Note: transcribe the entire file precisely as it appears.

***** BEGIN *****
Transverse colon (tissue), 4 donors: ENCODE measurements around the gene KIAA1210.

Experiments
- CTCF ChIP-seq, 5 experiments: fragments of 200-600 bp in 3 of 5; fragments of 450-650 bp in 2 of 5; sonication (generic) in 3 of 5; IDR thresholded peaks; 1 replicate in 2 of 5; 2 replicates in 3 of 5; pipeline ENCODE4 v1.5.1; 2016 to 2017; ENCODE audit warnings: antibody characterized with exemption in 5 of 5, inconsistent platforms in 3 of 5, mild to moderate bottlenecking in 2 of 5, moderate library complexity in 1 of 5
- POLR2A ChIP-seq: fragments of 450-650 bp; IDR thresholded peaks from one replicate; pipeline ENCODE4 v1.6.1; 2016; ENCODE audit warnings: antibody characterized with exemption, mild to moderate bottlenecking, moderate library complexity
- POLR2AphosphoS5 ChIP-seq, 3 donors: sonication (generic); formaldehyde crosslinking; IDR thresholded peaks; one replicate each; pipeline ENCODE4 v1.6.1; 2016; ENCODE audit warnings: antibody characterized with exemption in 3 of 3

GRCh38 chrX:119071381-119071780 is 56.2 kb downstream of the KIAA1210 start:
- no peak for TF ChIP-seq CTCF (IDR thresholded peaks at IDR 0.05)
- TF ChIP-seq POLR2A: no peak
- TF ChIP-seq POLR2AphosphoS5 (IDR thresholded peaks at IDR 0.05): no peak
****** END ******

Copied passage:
Transverse colon (tissue), 4 donors: ENCODE measurements around the gene KIAA1210.

Experiments
- CTCF ChIP-seq, 5 experiments: fragments of 200-600 bp in 3 of 5; fragments of 450-650 bp in 2 of 5; sonication (generic) in 3 of 5; IDR thresholded peaks; 1 replicate in 2 of 5; 2 replicates in 3 of 5; pipeline ENCODE4 v1.5.1; 2016 to 2017; ENCODE audit warnings: antibody characterized with exemption in 5 of 5, inconsistent platforms in 3 of 5, mild to moderate bottlenecking in 2 of 5, moderate library complexity in 1 of 5
- POLR2A ChIP-seq: fragments of 450-650 bp; IDR thresholded peaks from one replicate; pipeline ENCODE4 v1.6.1; 2016; ENCODE audit warnings: antibody characterized with exemption, mild to moderate bottlenecking, moderate library complexity
- POLR2AphosphoS5 ChIP-seq, 3 donors: sonication (generic); formaldehyde crosslinking; IDR thresholded peaks; one replicate each; pipeline ENCODE4 v1.6.1; 2016; ENCODE audit warnings: antibody characterized with exemption in 3 of 3

GRCh38 chrX:119071381-119071780 is 56.2 kb downstream of the KIAA1210 start:
- no peak for TF ChIP-seq CTCF (IDR thresholded peaks at IDR 0.05)
- TF ChIP-seq POLR2A: no peak
- TF ChIP-seq POLR2AphosphoS5 (IDR thresholded peaks at IDR 0.05): no peak